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Home arrow Perspectives arrow Megan Loef Franke and Angela Grace Chan: Background

Background

Mathematics Teaching and Learning

While the mathematics teacher education sites address different issues of teaching and learning, they share a set of principles about what it means to teach and learn mathematics.

Our shared principles are represented well in Adding it Up (NRC, 2001). We agree that all students need opportunities to develop both concepts and skills, to develop flexibility in their abilities to engage with mathematical ideas and to engage in what some may call higher order or critical thinking. Developing these ideas is about rigor in both depth and breadth and is ultimately how we conceive of understanding. We agree that developing mathematical understanding involves developing knowledge and skill as well as a disposition that orients one as someone capable of doing mathematics well.

Preparing Teachers

While the mathematics teacher education sites address different issues of teaching and learning, they share a set of principles about what it means to teach and learn mathematics.

Our shared principles are represented well in Adding it Up (NRC, 2001). We agree that all students need opportunities to develop both concepts and skills, to develop flexibility in their abilities to engage with mathematical ideas and to engage in what some may call higher order or critical thinking. Developing these ideas is about rigor in both depth and breadth and is ultimately how we conceive of understanding. We agree that developing mathematical understanding involves developing knowledge and skill as well as a disposition that orients one as someone capable of doing mathematics well.

Shared Perspectives

While there is growing consensus about the perspective we share about the teaching and learning of mathematics, we also know that it is not a perspective that is widely implemented in schools and classrooms. We know from studies like the Third International Mathematics and Science Study (TIMMS) that in the U.S. most mathematics instruction is not consistent with current reform ideas (Hiebert et al., 2003; Hiebert & Stigler, 2000; Stigler & Hiebert, 1997, 1999). Most U.S. mathematics classrooms maintain a focus on answers rather than strategy. The teacher assumes responsibility for solving the problem while student participation often involves providing the next step in a procedure. TIMMS also reports that U.S. students had little opportunity to discuss connections among mathematical ideas and reason about mathematical concepts. Further we know that often “reform” becomes about using manipulatives, putting students in cooperative groups, and asking higher order questions in ways that in and of themselves do not lead to classrooms that support the development of mathematical understanding (Stigler & Hiebert, 1997, 1999; Webb et at al., 2004). How these approaches play out within the classroom context matters. How the teachers and students engage with the higher order questions or the manipulatives also matters. So, our job as mathematics teacher educators is to find ways to support teacher education students to learn the practices in deep and connected ways that become generative, mathematically meaningful, and make sense for each child in the classroom.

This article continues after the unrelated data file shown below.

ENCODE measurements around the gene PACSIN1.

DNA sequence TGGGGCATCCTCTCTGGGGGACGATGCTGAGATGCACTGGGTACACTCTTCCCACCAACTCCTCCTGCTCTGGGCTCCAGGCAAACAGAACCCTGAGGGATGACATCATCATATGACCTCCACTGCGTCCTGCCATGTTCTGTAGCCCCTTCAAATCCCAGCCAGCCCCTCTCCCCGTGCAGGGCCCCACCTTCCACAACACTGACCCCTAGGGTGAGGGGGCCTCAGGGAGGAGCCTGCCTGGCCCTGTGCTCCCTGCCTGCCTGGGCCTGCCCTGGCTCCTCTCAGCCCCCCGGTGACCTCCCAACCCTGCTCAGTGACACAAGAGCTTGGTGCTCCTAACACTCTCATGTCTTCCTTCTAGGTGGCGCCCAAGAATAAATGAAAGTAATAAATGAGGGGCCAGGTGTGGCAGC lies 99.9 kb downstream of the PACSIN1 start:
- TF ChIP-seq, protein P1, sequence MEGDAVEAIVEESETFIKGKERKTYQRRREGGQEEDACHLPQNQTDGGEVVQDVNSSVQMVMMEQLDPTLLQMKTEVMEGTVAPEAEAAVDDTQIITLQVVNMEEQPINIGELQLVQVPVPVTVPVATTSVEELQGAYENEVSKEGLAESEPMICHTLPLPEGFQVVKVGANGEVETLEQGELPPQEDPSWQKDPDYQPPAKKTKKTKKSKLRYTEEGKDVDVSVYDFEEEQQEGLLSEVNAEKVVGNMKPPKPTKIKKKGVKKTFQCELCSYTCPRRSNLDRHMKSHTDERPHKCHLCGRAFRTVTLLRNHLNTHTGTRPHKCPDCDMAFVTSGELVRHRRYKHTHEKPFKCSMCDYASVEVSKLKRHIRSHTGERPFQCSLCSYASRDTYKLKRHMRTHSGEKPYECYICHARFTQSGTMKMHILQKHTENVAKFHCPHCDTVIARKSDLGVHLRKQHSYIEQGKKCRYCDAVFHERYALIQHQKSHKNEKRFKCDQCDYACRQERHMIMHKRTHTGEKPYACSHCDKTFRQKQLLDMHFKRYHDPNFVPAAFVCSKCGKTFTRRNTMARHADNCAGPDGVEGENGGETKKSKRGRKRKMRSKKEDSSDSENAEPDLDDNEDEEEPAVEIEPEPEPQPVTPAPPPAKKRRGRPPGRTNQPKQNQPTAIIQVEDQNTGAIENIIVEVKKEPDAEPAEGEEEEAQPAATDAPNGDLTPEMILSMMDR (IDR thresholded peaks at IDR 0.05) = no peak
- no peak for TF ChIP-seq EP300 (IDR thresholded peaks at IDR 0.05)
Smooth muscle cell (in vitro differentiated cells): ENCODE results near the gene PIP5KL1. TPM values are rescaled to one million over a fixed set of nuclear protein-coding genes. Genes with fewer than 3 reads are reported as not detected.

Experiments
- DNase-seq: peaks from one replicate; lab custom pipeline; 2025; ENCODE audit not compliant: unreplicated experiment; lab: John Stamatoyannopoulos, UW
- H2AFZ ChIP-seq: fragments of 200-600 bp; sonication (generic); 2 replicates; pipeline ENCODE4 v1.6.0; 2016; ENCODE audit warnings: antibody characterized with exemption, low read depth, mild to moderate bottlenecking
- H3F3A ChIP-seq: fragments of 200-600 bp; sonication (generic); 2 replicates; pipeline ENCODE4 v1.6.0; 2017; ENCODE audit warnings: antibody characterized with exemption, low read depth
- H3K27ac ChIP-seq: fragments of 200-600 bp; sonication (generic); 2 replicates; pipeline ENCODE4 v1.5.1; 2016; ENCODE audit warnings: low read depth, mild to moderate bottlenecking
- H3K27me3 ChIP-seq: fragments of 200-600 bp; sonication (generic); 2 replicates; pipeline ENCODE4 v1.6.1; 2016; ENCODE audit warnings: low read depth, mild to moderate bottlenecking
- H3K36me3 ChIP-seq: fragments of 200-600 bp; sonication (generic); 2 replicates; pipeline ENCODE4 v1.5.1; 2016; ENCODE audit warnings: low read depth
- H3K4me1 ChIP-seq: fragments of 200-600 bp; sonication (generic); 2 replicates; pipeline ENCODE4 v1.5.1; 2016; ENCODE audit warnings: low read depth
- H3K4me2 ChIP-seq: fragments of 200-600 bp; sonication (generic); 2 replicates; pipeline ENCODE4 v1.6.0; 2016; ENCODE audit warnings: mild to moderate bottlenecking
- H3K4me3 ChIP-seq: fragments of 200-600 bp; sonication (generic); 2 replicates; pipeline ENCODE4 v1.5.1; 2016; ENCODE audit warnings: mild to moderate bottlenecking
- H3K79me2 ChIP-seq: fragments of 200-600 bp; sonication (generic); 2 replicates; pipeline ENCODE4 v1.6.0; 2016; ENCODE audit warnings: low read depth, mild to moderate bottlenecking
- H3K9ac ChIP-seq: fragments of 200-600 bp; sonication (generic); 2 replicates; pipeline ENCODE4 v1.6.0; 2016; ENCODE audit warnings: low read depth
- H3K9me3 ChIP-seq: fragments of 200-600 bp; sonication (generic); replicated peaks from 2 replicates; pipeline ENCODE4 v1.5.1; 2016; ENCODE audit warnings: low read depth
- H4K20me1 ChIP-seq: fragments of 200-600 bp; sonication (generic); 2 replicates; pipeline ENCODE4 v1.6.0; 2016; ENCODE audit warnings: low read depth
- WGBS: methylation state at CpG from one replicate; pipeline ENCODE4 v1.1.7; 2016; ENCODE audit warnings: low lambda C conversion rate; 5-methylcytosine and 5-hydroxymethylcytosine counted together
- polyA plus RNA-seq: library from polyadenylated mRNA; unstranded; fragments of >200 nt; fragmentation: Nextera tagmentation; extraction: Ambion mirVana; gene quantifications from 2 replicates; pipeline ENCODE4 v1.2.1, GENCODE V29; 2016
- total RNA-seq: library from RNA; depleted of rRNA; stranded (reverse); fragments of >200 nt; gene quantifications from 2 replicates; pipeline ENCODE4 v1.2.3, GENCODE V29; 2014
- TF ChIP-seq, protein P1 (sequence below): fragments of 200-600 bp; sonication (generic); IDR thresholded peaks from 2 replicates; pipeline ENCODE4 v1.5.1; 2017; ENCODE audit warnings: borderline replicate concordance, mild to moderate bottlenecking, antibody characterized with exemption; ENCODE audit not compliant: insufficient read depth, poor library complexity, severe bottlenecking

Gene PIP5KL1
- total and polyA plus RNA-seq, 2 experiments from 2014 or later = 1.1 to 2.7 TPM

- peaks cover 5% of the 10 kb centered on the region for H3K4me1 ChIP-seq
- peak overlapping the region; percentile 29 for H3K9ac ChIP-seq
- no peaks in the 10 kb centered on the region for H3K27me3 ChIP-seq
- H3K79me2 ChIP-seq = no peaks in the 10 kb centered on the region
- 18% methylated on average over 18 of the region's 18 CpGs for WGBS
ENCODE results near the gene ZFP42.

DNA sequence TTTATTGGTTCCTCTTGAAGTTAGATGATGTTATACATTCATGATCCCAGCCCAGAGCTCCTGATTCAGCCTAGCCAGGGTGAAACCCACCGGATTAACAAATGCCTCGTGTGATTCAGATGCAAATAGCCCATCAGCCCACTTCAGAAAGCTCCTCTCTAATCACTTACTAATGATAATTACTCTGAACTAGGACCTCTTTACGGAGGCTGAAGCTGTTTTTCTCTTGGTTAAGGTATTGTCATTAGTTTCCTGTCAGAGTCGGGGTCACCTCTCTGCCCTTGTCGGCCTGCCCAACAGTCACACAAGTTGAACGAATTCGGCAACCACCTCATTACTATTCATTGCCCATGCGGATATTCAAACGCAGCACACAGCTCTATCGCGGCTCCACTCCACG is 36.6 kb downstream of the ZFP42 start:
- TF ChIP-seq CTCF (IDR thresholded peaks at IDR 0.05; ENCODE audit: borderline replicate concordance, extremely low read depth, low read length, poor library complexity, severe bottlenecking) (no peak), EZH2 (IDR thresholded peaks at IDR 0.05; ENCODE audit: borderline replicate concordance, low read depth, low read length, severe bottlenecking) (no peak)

In addition to these principles related to the teaching and learning of mathematics, as teacher educators we have come, through this work, to a better understanding of learning from practice in ways that become generative. A principle driving all of this work is that teacher education students need an opportunity to figure out what it means to learn about practice from practice. To see that teaching practices are not separate from the principles we have laid out and that they are not separate from each other. We want to provide students with the tools, knowledge, skills and dispositions they need to learn as they teach and to do so in a way that is generative. The websites allowed us to focus on learning from practice and we could use that learning to structure opportunities to learn from the practice of teaching.